CSOs express worry over donor funding decline

Civil Society Organisations (CSOs) in Ghana face the threat of terrorism funding and money-laundering as a result of a decline in donor funding post COVID-19 period coupled with a weak national economy.

Such decline, according to the 2021 Sustainability Index(CSOSI) Report which was launched yesterday in Accra was weakening the financial base of CSOs in the country.

The Report was launched by the Institute of Democratic Governance (IDEG) in collaboration with the United State Agency for International Development (USAID) on the theme “Post COVID Sustainability Emerging Opportunities and Threats”.

Presented annually, the report sought to assess the performance of CSOs in Ghana and other countries.

The Development Consultant and Author of the Ghana CSOSI Report, Mr Douglas Quartey, in his presentation noted that adequate financing continued to remain a major challenge of CSOs.

He indicated that financial challenge had worsened since Ghana was declared as a middle income earning country and its discovery of oil.

This, Mr Quartey noted had made donor agencies and countries turn their attention to other countries described as low-income earning countries.

Other threats the report revealed due to inadequate financial base were the collapse of CSOs, donor micro-management and limited unemployment.

Despite the poor financial viability, the report indicated that CSOs in the country were performing well in the areas such as public image enhancement and service provision under the evolving rating which stood at 4.2 as well as the legal environment and impeding dimensional rating.

In order to address the threats, the report provided some notable recommendations such as the adaptation of new and innovative strategies by CSOs, creation of an enabling policy environment and the strengthening of the capacity of the Non-Profit Organisation NPO Secretariat were made.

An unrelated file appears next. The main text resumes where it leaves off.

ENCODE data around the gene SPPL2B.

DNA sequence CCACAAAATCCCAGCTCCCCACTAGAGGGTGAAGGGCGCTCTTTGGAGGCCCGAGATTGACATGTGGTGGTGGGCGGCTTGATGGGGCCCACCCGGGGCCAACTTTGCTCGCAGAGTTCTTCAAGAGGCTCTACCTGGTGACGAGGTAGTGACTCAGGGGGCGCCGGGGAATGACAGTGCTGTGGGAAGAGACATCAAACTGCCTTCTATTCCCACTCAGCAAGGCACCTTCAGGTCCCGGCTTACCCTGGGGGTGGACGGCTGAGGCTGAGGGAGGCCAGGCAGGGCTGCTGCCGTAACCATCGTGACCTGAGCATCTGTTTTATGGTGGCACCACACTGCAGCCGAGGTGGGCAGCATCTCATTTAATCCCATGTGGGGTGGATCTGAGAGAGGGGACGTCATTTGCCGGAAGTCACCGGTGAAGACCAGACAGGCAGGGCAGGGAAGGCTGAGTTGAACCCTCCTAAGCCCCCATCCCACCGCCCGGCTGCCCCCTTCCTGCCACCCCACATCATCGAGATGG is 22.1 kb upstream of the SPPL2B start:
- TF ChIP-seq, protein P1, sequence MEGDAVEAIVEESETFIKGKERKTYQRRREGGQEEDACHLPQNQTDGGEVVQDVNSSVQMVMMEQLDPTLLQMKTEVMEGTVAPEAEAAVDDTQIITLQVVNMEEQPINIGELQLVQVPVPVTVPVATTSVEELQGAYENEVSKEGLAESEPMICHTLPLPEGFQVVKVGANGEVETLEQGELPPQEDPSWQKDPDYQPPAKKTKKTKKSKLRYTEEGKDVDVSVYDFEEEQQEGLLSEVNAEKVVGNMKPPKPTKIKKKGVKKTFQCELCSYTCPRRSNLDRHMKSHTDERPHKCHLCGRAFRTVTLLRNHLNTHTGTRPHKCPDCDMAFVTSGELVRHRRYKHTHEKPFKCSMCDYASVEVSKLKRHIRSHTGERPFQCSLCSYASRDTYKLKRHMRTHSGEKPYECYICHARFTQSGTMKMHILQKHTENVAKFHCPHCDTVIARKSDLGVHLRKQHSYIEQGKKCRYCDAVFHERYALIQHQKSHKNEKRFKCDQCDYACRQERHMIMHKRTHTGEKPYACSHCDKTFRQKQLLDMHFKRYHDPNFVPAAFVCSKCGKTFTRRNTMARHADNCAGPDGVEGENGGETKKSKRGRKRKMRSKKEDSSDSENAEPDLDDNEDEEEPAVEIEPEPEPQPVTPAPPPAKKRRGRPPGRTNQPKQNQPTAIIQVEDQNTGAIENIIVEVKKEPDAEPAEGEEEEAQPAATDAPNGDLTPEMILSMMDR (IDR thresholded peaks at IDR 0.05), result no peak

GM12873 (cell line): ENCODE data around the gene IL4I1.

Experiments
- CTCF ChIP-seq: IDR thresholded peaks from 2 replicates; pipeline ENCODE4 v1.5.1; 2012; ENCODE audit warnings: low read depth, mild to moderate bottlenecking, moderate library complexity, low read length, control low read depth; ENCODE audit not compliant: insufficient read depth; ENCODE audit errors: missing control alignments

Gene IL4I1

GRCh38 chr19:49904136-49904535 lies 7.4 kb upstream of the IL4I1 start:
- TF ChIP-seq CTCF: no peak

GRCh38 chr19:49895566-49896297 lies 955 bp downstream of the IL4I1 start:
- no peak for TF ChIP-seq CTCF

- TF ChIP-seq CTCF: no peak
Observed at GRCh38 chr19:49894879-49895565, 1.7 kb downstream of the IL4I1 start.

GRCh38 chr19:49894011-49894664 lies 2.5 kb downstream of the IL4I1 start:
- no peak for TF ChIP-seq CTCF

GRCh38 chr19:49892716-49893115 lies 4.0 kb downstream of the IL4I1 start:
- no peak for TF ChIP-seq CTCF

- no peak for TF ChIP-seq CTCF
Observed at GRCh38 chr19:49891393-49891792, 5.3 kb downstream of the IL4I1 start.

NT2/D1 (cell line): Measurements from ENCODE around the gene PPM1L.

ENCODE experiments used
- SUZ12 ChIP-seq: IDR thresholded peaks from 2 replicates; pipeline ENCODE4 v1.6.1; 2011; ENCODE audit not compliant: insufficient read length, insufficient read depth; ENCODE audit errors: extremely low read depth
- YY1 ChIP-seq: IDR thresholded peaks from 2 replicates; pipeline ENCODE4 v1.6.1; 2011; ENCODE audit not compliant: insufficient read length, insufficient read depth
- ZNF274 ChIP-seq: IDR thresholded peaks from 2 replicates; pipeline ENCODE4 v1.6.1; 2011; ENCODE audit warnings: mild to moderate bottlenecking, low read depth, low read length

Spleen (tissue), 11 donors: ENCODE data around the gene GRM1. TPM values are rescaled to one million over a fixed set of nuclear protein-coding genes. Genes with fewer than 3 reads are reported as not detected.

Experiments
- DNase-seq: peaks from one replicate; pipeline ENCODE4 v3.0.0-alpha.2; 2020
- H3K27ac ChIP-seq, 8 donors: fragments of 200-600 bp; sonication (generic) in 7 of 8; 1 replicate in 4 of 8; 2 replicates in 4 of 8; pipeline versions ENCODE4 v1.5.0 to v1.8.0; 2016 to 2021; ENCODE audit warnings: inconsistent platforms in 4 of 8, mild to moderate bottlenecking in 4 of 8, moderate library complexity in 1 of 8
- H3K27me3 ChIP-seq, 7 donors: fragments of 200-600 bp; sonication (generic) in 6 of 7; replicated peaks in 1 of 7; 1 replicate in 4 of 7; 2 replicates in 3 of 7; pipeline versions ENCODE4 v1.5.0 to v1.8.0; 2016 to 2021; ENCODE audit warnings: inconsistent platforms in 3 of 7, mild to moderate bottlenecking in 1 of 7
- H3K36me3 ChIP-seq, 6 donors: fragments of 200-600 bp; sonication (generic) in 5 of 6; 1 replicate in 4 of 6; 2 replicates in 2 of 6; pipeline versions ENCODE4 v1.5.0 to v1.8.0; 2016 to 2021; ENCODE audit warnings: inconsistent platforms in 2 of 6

On his part, a Senior Research Fellow at IDEG, Mr Kwesi Jonah, bemoaned the lack of financial support from government in the operations of CSOs in the country.

“It is unfortunate that even though, government appreciates the extraordinary role that CSOs play in the country, yet it does not assess CSOs as a paid for financial entity,”Mr Jonah said.

He therefore, appealed to the government to consider providing financial support to CSOs in the country as they constituted the bedrock of its democratic governance.

The Head of the NPO Secretariat, Mr Dela Ashiagbor, noted that government policies such as tax exemptions was a way of easing the financial burden on CSOs.

However, he said such a policy was being abused by some CSOs as they made personal use of goods imported order than the purpose for which it was meant.

Additionally, Mr Ashiagbor explained that volunteerism was key to drive democratic and national development, hence, charged CSOs to create a platform that would allow individuals both in Ghana and outside the country to join and contribute their quota.

Mr Ashiagbor indicated that government policies were not meant to impede the growth of CSOs but was formulated to ensure standard and accountability.

He also attributed the threat of terrorist funding and money laundry to the lack of government and financial structure which made them vulnerable.

“If you notice, you have some of the CSOs who do not have government and financial structure. That way anyone can send you money and come back and take that money for their own private use,” Mr Ashiagbor said.

He therefore, urged CSOs to ensure that they had organised government and financial structures to avert such issues.


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